“This is very relevant to a lot of the state preemption stuff we were talking about,” he said. “Austin decided that they were going to dust off an old ordinance and reinstate it and start requiring charter buses that travel through their city to purchase a permit. It would require an inspection and displaying a decal.
“The ordinance had a lot of things that went with it. You couldn’t have more than five newspapers on the bus. All of your buses had to be painted alike.”
Two U.S. Supreme Court cases have shaped challenges to such local regulations, he said. The first, decided in 1998, was Greyhound Lines v. City of New Orleans.
“It was the only case dealing with this, prior to us suing Austin, for passenger carriers,” Presley said. “New Orleans was requiring permits to travel in that city by bus. Greyhound sued and the courts found that when Congress deregulated charter services it displaced local regulations.”
Many federal court cases have addressed local regulation of tow trucks, particularly City of Columbus v. Ours Garage, decided by the U.S. Supreme Court in 2002.
In that case, Presley said, “The Supreme Court said the states and their political subdivisions, basically cities and towns, can enforce motor vehicle safety, highway route controls or limitations based on the size or weight of the motor vehicle, and minimum insurance. Referred to as the ‘saving clause’ by the legal community, it extends to local jurisdictions a little bit of wiggle room thought to originally be reserved exclusively for states.”
The narrow claim of safety can save some degree of local permitting as pursued by Austin, he said.
“Greyhound prevailed because there was no safety associated with the New Orleans permit. But Austin made this play of safety — if they say they are trying to regulate safety there is a good chance that they can require a permit,” he said.
What constitutes a legitimate intent to promote safety? That is not certain, Presley said.
“Everything that is called safety is not necessarily safety. The courts have allowed a lot of latitude, but you can challenge them. They must be consistent with Federal Motor Carrier Safety Regulations. It can’t be about candy wrappers. Theoretically the regulations are supposed to be approved by the Secretary of Transportation. If a permit is just associated with funding, you have an argument. If they say it is related to safety, your battle is a little bit tougher.”
The federal courts have upheld the position that state and local governments cannot require interstate carriers to display permit decals, Presley said.
“That is clear cut now. This is where you can start pushing back on all these city permits. If they know they cannot require decals, we can win because this shifts the burden back on them. The people who are out there enforcing these permits are going to throw their hands up and say ‘We can’t enforce this.’ Eventually we will kill these permits across the country.”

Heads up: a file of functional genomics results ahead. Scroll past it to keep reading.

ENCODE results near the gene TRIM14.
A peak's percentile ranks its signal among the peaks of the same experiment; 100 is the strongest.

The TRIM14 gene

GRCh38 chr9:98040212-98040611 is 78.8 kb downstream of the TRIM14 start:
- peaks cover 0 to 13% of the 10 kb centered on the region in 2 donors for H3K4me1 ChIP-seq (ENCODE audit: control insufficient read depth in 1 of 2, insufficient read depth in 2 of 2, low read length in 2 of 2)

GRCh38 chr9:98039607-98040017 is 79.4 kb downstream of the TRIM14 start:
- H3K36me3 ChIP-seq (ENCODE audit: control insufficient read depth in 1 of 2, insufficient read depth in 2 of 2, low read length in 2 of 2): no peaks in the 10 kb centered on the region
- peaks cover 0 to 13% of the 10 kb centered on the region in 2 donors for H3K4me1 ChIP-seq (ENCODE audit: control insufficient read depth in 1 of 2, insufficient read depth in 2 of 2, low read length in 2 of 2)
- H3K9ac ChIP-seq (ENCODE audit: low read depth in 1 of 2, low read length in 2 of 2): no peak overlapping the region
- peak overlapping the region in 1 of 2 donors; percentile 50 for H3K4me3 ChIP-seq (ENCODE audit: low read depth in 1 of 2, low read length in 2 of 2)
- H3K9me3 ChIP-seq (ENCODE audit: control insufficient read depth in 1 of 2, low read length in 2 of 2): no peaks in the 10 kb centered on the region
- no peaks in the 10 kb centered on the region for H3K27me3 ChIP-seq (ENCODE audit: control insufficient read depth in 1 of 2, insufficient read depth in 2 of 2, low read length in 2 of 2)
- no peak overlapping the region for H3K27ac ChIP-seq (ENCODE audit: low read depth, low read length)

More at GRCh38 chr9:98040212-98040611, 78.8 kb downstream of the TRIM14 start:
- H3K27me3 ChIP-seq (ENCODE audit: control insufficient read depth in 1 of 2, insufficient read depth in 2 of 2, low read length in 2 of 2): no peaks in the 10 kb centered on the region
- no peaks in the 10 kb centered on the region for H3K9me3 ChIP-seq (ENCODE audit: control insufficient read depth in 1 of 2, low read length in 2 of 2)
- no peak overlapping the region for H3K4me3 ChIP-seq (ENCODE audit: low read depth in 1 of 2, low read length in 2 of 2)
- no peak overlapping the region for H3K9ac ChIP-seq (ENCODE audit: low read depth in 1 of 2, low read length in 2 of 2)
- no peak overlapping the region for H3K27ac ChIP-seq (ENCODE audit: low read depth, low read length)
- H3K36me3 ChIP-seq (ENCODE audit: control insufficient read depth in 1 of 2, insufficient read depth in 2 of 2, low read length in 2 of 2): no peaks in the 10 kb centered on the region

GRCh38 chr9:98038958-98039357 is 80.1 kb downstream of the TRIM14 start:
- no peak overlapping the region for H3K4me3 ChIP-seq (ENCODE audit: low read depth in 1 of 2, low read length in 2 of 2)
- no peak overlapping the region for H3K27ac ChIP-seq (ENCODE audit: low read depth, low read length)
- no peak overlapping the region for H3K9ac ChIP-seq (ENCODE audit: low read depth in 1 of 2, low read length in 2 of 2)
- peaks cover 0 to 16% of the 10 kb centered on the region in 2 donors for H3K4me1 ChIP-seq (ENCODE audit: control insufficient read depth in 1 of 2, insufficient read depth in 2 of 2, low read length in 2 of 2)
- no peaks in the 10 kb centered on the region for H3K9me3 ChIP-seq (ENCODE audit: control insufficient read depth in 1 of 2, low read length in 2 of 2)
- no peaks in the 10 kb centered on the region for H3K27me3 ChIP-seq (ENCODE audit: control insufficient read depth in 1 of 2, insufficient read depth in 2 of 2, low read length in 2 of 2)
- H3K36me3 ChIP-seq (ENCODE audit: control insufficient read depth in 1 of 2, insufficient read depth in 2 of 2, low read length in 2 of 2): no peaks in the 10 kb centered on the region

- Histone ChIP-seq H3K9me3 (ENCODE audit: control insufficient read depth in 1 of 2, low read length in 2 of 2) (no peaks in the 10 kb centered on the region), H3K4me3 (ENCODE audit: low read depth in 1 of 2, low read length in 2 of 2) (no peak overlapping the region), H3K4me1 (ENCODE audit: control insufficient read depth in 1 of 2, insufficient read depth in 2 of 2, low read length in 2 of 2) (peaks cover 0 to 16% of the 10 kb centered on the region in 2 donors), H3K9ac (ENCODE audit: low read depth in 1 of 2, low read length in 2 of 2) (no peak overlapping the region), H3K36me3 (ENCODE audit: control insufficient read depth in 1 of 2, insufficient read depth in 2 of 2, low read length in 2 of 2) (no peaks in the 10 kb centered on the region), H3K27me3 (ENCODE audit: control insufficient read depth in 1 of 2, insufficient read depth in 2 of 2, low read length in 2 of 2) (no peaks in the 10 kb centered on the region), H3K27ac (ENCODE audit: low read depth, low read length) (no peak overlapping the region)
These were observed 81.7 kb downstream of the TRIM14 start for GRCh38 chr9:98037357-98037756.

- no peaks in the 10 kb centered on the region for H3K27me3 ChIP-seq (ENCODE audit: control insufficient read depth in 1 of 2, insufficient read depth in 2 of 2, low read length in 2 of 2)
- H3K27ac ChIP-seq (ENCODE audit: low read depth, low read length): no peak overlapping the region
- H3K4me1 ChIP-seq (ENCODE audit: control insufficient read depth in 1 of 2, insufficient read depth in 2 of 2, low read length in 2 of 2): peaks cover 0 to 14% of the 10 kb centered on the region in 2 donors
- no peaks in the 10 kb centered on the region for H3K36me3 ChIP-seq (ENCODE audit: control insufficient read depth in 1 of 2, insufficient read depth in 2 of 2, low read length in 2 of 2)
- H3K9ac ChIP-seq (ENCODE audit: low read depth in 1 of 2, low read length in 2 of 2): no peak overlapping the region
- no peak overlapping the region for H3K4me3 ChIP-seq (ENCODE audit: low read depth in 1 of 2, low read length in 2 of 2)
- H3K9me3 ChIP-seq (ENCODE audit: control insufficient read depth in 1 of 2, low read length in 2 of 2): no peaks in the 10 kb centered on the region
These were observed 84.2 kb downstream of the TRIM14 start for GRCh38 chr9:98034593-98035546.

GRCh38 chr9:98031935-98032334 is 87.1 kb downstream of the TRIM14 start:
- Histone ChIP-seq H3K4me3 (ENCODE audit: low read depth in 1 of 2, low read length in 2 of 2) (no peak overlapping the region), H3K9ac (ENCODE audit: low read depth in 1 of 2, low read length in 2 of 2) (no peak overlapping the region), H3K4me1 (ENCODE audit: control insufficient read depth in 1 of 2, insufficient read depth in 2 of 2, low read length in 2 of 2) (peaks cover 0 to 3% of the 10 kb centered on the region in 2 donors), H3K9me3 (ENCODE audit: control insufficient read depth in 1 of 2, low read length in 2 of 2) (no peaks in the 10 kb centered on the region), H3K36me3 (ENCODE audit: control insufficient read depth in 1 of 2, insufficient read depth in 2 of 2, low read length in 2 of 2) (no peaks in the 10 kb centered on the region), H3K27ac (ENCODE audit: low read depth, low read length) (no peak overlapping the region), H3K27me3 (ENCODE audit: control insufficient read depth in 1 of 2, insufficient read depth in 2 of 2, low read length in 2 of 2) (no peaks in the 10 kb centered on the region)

Another battle facing motorcoach operators is competition from public transit agencies in violation of federal charter service rules that restrict public systems from competing with private carriers for charter work. Presley described the conversion of chartered shuttle service at the University of Southern Maine into an extension of the transit agencies scheduled service.
Presley presented this portion of the program when winter storms delayed the flights of scheduled panelists Gregg Isherwood of Custom Coach and Limousine in Portland, Maine, and Scott Riccio of Northeast Charter and Tour in Lewiston, Maine.
“Greg Isherwood said he has a charter that runs from the University of Southern Maine into the city of Portland a few times a day. It is a $400,000-a-year contract. He said he has gotten a notice that the university is not going to renew the contract,” Presley said.
“The public transit agency decides they are going to take that service over. The university is going to pay the $400,000 to the transit authority. Greg perceived that as a violation of the charter service rule. We dived into it and found that what the transit authority decided to do was expand their service out to the University of Southern Maine. In reality, there is no rule that keeps them from taking your charter and turning it into mass transit,” he said.
While a legal challenge may not succeed, a public relations campaign might help, Presley said.
“The only thing you can do is appeal to the good citizens of Portland. They are going to pay for this. Every one of those fares will be subsidized and they are going to need a capital grant to purchase the $6 million worth of buses to run this route.”